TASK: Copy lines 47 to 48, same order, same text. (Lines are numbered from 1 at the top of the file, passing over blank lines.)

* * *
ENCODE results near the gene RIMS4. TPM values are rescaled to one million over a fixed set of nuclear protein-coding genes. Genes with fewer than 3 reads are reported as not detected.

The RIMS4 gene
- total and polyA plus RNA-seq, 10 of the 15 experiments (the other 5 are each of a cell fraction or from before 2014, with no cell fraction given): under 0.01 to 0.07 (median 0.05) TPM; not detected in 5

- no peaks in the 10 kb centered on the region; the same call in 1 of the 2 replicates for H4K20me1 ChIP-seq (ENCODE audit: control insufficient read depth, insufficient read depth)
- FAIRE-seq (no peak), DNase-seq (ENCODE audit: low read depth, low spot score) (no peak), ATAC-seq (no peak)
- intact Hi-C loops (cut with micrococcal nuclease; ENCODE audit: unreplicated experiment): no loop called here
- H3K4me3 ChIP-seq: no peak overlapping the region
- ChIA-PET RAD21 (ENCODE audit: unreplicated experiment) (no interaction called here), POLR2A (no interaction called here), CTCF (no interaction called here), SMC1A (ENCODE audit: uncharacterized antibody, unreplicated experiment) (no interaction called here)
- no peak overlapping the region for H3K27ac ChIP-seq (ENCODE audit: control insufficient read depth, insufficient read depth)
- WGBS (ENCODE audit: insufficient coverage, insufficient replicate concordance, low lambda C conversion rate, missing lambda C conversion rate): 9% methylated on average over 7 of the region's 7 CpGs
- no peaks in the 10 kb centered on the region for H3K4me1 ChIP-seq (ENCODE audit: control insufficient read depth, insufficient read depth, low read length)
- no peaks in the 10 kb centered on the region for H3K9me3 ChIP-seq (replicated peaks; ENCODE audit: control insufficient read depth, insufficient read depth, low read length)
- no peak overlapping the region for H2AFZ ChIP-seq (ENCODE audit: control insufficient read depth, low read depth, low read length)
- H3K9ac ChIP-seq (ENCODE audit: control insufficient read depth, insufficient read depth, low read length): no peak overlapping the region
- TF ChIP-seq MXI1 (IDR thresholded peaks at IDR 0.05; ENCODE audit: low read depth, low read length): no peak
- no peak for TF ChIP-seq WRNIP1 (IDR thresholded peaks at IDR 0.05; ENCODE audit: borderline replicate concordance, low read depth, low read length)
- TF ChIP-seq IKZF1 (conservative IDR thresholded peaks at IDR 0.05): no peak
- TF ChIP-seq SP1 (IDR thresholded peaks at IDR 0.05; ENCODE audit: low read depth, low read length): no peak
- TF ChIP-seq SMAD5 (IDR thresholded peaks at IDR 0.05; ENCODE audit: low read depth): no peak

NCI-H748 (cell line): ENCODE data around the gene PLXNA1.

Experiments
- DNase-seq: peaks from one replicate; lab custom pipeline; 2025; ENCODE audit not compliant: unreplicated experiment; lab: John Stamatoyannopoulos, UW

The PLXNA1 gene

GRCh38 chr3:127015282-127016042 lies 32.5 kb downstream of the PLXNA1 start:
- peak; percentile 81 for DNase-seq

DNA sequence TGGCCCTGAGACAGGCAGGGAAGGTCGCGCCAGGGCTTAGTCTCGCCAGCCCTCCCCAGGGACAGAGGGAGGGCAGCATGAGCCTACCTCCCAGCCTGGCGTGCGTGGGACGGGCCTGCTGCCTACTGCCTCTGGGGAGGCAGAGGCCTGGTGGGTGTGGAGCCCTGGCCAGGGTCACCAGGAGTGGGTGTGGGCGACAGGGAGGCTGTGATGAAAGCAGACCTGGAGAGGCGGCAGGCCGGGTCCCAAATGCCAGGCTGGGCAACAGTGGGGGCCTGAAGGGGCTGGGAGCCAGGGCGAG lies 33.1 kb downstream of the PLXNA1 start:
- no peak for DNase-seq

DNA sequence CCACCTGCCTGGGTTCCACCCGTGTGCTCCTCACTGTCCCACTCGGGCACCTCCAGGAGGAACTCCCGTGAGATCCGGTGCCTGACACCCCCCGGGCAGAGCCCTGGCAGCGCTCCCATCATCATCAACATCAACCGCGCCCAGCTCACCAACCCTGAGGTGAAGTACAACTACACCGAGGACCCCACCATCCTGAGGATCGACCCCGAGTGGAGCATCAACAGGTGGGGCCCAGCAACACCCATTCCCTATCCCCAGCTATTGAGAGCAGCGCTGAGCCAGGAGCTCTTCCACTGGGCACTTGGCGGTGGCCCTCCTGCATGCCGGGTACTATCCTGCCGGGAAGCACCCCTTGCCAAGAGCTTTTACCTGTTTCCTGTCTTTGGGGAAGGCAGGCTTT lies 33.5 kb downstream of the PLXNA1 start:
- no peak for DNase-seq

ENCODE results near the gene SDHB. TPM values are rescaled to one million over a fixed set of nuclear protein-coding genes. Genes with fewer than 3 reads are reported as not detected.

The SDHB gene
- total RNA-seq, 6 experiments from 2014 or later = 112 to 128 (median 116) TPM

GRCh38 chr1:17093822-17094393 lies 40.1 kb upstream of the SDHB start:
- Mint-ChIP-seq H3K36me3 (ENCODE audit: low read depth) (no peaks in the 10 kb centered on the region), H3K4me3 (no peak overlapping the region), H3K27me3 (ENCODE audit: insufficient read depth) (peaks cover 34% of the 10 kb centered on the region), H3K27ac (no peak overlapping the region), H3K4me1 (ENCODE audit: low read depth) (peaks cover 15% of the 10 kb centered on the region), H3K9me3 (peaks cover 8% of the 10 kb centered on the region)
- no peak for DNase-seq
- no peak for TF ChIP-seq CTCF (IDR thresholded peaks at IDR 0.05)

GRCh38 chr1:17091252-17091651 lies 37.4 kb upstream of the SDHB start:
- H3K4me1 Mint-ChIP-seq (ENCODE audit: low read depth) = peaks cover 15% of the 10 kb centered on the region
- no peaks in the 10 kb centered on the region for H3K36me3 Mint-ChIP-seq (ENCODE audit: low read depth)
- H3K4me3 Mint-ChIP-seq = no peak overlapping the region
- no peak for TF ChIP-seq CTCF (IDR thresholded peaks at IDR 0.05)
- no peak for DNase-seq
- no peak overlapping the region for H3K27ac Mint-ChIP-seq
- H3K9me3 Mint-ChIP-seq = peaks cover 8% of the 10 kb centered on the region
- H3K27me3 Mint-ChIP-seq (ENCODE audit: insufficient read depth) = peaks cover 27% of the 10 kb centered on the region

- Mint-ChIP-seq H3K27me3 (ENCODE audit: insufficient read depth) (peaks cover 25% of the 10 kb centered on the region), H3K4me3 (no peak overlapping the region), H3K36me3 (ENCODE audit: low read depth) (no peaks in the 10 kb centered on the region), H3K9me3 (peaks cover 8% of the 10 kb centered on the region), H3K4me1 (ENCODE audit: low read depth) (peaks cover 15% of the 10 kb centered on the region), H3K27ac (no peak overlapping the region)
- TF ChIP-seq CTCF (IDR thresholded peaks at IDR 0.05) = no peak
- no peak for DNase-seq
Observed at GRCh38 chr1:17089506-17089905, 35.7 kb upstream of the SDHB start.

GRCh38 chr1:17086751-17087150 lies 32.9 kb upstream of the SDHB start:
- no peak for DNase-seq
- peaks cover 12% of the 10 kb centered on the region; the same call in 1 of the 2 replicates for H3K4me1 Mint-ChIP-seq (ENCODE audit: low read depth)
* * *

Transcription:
- TF ChIP-seq CTCF (IDR thresholded peaks at IDR 0.05) = no peak
- no peak for DNase-seq